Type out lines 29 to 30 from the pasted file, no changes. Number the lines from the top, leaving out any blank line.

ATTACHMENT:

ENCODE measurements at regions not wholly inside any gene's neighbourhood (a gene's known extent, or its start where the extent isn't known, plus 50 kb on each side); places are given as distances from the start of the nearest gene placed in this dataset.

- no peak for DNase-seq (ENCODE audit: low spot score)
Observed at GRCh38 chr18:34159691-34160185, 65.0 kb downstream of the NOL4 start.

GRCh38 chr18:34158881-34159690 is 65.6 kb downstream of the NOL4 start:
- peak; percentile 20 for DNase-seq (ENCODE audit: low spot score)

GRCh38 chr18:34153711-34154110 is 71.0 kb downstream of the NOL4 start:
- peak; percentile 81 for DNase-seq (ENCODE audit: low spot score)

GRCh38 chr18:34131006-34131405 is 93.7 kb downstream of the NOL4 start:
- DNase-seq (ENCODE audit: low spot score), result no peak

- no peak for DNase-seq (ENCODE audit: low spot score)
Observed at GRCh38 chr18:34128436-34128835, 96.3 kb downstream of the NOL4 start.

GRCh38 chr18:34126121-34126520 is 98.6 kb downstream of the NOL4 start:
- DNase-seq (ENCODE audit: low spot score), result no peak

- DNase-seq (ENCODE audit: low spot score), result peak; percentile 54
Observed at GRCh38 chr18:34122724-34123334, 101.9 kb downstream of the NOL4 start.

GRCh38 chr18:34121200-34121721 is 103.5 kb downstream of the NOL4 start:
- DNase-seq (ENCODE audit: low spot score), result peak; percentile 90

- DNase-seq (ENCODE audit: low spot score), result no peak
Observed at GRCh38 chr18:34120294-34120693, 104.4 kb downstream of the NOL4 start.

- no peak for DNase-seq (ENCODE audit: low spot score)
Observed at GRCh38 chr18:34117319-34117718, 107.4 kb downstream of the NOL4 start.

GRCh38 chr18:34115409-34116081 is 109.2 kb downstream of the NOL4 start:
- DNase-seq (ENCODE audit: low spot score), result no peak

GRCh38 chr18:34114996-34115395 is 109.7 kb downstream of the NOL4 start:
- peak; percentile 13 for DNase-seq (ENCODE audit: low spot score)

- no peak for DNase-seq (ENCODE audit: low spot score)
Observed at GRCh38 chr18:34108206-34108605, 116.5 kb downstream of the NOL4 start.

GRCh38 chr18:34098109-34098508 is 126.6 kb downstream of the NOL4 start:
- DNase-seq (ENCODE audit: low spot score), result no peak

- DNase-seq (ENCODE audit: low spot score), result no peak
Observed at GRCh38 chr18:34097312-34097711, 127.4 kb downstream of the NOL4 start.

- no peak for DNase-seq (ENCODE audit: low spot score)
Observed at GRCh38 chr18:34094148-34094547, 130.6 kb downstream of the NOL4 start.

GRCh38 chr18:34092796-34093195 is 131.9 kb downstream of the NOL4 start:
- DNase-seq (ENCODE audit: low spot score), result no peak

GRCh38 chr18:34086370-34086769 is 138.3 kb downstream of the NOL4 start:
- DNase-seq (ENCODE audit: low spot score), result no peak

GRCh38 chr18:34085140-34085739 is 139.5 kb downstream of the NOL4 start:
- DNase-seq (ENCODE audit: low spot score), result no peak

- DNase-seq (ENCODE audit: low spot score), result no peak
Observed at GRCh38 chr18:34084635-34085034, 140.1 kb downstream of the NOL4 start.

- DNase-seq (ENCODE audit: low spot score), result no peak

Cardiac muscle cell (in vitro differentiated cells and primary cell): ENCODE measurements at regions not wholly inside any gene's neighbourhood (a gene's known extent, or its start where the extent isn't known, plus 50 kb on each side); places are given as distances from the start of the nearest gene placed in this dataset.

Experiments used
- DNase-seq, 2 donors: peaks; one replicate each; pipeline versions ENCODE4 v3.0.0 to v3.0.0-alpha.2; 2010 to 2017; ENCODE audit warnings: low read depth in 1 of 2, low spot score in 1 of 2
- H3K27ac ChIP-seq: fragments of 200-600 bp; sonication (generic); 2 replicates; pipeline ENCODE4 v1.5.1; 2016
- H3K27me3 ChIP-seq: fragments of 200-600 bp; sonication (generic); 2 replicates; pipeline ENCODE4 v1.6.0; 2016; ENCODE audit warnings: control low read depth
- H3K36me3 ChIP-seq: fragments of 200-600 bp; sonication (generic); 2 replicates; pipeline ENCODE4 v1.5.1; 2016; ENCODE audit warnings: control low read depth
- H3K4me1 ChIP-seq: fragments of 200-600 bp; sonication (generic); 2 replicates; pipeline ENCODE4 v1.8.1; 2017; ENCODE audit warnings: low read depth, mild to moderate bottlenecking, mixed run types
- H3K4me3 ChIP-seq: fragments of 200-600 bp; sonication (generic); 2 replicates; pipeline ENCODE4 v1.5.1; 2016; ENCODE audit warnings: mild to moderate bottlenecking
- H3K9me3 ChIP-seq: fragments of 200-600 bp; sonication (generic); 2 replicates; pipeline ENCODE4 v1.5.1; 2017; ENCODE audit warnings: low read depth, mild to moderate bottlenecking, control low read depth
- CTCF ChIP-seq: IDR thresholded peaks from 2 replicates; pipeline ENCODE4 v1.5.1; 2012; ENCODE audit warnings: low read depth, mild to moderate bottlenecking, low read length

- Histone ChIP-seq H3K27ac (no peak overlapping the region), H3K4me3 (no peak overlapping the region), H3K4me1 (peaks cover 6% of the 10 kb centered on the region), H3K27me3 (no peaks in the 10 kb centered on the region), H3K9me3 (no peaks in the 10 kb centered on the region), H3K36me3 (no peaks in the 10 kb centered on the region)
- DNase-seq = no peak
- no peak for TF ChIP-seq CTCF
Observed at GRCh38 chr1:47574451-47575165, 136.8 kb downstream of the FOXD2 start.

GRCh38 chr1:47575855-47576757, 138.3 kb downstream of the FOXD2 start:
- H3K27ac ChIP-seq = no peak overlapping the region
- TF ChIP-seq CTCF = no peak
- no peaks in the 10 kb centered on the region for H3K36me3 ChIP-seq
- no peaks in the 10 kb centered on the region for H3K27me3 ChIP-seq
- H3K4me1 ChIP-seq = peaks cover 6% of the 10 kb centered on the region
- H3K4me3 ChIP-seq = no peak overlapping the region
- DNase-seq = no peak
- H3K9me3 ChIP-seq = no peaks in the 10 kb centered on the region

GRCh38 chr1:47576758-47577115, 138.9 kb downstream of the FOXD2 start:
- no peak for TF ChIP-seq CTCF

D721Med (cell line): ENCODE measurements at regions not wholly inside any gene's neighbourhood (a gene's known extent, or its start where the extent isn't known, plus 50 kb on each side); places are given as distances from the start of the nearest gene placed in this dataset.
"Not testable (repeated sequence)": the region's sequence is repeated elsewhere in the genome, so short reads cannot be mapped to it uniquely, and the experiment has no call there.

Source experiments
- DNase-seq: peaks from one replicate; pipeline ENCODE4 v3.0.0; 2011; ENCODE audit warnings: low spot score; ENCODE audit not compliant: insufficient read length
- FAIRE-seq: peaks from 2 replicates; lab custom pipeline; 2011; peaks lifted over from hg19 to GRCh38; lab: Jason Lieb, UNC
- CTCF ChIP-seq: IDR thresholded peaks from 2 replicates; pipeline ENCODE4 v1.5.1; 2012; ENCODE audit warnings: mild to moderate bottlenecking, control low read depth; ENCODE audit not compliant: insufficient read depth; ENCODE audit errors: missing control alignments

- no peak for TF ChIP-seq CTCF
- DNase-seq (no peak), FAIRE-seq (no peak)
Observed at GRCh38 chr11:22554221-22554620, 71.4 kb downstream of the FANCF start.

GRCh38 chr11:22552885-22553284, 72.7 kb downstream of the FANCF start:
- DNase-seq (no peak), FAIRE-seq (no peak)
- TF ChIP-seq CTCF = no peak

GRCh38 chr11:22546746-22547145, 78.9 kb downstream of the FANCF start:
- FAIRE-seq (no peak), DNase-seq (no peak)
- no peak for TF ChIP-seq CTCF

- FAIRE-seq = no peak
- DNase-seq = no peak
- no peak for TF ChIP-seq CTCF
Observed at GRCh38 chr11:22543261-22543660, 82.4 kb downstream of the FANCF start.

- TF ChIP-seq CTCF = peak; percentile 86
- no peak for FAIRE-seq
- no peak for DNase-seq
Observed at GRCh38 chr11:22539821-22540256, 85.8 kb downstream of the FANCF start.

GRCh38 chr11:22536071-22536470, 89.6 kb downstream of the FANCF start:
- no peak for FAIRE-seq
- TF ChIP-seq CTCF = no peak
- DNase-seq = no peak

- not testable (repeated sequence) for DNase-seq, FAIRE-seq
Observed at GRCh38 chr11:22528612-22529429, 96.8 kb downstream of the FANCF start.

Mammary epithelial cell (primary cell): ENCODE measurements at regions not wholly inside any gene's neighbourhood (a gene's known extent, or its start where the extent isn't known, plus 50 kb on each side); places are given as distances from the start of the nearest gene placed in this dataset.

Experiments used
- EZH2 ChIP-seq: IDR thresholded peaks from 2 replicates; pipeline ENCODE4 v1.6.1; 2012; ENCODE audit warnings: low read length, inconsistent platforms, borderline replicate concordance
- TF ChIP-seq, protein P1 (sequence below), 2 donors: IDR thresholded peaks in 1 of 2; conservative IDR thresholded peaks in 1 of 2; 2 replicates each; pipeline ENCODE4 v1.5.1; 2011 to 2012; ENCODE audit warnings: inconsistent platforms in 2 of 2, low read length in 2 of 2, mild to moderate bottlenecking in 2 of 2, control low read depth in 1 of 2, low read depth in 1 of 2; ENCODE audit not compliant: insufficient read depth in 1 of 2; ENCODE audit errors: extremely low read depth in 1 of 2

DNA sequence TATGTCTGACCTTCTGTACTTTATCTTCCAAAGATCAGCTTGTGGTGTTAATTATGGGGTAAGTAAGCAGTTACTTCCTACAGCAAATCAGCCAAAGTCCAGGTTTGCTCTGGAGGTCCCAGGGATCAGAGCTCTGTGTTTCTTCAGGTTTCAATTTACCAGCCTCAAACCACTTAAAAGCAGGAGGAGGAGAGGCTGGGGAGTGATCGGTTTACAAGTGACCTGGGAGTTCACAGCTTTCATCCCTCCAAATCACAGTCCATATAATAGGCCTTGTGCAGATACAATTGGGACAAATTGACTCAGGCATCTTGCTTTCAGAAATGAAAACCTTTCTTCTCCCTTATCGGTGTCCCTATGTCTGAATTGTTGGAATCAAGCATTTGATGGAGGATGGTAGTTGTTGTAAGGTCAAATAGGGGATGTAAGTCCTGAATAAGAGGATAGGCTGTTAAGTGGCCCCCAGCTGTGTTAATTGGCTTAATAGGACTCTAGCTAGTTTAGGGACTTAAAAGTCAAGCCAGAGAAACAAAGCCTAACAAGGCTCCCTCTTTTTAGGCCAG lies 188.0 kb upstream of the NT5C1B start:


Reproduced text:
- DNase-seq (ENCODE audit: low spot score), result no peak

- DNase-seq (ENCODE audit: low spot score), result no peak